Dec 5, 2023 - Politics & Policy

Smith using decade-old Trump tweets as "record" of "baseless" fraud claims

Republican presidential candidate former President Donald Trump speaks at a commit to caucus campaign event at the Whiskey River bar on December 02, 2023 in Ankeny, Iowa.

Former President Trump speaks at a commit to caucus campaign event at the Whiskey River bar on Dec. 2 in Ankeny, Iowa. Photo: Scott Olson/Getty Images

Special counsel Jack Smith plans to show evidence in the federal 2020 election case of former President Trump making false claims about electoral fraud since at least 2012, according to a Tuesday filing.

Why it matters: Smith argued that Trump's false claims of election fraud from the 2012 and 2016 elections show his "motive, intent, and plan to obstruct the certification of the 2020 election results and illegitimately retain power."

  • Smith wrote that Trump's previous baseless claims of election fraud "demonstrate the defendant's common plan of falsely blaming fraud for election results he does not like."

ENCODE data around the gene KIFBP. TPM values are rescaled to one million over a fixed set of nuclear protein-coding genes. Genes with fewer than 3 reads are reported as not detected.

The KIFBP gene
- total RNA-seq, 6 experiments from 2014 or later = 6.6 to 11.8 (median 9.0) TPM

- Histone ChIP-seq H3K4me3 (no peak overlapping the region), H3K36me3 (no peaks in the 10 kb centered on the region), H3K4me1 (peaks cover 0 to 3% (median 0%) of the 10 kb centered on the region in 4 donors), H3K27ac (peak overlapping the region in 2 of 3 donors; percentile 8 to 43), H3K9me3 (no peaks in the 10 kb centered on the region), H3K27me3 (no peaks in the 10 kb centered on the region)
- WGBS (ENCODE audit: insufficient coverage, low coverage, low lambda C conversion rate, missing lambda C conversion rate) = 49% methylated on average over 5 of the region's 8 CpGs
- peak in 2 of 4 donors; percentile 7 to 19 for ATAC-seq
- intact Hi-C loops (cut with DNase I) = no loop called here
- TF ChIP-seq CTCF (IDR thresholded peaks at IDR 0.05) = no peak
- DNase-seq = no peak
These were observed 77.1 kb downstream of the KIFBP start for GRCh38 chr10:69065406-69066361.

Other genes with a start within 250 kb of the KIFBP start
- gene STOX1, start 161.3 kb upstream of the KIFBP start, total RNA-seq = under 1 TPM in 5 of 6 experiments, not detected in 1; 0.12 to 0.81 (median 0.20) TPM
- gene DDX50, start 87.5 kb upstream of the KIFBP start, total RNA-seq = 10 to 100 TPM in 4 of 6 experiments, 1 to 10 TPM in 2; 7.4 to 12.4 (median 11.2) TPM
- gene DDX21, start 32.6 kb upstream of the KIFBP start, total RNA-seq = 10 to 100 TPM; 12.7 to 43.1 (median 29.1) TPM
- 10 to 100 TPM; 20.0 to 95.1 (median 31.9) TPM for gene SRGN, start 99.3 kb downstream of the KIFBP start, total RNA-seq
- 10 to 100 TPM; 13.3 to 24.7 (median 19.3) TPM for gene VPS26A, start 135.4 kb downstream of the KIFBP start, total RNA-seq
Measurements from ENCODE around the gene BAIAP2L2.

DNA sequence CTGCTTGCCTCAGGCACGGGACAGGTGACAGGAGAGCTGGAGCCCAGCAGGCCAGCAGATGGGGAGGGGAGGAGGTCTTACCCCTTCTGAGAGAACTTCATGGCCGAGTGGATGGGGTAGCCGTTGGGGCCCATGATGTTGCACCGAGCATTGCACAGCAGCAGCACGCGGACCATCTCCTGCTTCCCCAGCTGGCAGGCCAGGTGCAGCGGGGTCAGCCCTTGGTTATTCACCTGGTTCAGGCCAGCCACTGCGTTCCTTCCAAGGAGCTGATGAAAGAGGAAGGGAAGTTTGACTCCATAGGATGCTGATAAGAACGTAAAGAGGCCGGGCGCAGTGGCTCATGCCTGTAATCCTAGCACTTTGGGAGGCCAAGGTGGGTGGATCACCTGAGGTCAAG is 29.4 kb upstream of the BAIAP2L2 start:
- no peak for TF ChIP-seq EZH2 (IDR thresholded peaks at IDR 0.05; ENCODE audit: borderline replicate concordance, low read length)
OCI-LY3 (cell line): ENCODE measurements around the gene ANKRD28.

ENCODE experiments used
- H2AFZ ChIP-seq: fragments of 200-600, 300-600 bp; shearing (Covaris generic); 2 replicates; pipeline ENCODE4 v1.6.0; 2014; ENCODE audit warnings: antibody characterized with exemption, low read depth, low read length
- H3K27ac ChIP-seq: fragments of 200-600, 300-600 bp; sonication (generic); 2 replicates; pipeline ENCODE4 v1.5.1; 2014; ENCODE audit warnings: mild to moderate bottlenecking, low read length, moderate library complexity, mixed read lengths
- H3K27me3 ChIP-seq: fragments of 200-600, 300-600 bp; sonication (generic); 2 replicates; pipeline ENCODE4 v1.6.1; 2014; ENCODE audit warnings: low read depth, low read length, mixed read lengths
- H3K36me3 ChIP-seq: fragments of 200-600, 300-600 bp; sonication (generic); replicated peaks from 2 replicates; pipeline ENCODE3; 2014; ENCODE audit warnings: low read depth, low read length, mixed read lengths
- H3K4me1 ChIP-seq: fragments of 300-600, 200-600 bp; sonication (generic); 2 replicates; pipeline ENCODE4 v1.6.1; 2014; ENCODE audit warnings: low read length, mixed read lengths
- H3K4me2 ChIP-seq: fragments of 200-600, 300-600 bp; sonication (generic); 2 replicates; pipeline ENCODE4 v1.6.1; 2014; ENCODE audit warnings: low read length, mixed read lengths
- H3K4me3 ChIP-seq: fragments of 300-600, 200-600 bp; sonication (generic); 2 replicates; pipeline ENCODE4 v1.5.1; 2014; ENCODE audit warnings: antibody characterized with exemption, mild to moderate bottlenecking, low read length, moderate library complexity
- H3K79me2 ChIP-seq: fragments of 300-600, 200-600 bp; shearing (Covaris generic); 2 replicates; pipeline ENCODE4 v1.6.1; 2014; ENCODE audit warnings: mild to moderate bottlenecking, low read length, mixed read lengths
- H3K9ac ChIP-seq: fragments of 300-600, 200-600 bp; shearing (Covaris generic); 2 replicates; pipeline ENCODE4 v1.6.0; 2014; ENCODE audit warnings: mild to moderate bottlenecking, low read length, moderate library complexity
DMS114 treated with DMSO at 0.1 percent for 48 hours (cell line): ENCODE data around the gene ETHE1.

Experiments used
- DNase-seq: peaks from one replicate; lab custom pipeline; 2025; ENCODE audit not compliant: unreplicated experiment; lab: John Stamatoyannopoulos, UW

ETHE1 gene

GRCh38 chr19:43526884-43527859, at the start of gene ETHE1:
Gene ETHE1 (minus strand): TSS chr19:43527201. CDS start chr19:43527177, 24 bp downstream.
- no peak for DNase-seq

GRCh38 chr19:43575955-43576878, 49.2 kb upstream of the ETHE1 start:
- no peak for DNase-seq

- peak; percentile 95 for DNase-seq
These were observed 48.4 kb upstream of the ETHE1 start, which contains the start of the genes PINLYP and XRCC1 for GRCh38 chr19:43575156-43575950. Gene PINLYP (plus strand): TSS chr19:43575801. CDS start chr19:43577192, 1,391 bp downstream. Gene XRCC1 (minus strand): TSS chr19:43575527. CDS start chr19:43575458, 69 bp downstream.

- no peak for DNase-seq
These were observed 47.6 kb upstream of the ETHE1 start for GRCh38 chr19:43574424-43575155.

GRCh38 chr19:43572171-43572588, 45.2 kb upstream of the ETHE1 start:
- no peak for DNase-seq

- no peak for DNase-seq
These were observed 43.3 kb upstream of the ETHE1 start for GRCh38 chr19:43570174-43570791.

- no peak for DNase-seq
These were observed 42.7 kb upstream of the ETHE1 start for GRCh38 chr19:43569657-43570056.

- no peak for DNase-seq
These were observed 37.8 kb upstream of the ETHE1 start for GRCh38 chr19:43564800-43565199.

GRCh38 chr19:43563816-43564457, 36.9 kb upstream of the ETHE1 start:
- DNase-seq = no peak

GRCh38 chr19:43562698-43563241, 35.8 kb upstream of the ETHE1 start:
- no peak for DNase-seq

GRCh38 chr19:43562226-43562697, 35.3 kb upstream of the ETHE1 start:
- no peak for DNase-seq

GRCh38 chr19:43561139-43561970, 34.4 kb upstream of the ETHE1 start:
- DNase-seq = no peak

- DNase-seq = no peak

Driving the news: Smith also alleged in the nine-page filing that Trump on Jan. 6 "sent supporters, including groups like the Proud Boys, whom he knew were angry, and whom he now calls 'patriots,' to the Capitol to achieve the criminal objective of obstructing the congressional certification."

Zoom in: Smith plans to present posts from the social media platform formerly known as Twitter and public remarks as evidence of the "defendant's historical record" of making false fraud claims.

  • "The defendant's consistent refusal to commit to a peaceful transition of power ... is admissible evidence of his plan to undermine the integrity of the presidential transition process when faced with the possibility of an election result that he would not like," per the filing.

The big picture: Trump was indicted in August on four counts over alleged efforts to overturn the 2020 election.

  • Trump was charged with conspiracy to defraud the U.S., conspiracy to obstruct an official proceeding, obstruction of and attempt to obstruct an official proceeding, and conspiracy against rights.
  • The federal 2020 election trial is currently set to begin on March 4, the day before Super Tuesday.

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